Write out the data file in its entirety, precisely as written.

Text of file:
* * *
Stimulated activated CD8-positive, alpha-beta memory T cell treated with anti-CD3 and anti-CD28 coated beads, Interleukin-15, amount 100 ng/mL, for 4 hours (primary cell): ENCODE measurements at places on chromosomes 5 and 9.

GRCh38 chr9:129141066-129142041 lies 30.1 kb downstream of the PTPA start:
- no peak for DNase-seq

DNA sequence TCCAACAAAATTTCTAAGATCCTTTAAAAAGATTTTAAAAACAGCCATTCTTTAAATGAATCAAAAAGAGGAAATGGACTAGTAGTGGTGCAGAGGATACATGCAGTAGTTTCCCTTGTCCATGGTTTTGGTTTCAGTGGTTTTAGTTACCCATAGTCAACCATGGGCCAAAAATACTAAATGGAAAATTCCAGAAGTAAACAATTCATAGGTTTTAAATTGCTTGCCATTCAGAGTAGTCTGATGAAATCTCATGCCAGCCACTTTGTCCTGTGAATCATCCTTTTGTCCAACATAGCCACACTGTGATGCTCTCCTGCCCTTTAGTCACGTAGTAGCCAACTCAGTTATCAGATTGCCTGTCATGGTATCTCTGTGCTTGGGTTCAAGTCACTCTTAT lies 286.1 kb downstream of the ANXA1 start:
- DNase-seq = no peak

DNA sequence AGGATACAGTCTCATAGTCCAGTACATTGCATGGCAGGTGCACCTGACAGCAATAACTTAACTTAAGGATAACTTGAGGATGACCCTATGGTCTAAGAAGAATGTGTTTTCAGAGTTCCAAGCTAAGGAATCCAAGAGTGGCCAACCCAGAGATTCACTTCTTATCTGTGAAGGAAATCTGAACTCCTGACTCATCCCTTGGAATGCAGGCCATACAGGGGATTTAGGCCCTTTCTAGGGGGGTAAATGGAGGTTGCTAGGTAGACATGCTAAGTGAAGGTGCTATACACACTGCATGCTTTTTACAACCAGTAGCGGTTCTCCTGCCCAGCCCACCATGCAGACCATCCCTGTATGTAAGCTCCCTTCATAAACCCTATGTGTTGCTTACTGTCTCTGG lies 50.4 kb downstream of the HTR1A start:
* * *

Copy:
Stimulated activated CD8-positive, alpha-beta memory T cell treated with anti-CD3 and anti-CD28 coated beads, Interleukin-15, amount 100 ng/mL, for 4 hours (primary cell): ENCODE measurements at places on chromosomes 5 and 9.

GRCh38 chr9:129141066-129142041 lies 30.1 kb downstream of the PTPA start:
- no peak for DNase-seq

DNA sequence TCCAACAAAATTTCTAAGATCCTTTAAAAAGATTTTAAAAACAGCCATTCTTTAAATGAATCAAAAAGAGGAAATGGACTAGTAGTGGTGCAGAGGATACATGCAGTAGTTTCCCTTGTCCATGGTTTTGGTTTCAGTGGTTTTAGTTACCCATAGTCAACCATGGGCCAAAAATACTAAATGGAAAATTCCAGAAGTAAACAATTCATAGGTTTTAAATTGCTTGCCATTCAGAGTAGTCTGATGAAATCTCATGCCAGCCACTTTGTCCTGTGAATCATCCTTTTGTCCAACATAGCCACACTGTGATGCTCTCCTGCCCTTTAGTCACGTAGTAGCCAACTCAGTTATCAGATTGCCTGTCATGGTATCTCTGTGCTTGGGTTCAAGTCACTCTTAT lies 286.1 kb downstream of the ANXA1 start:
- DNase-seq = no peak

DNA sequence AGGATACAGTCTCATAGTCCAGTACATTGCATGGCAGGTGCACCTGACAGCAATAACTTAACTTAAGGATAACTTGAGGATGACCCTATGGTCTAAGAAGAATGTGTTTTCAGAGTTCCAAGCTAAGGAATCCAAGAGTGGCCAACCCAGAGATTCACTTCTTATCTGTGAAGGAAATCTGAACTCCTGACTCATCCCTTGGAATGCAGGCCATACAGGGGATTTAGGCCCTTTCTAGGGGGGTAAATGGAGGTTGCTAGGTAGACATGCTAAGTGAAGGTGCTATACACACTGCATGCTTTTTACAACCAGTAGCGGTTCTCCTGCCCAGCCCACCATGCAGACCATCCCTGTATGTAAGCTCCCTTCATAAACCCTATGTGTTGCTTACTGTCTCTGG lies 50.4 kb downstream of the HTR1A start: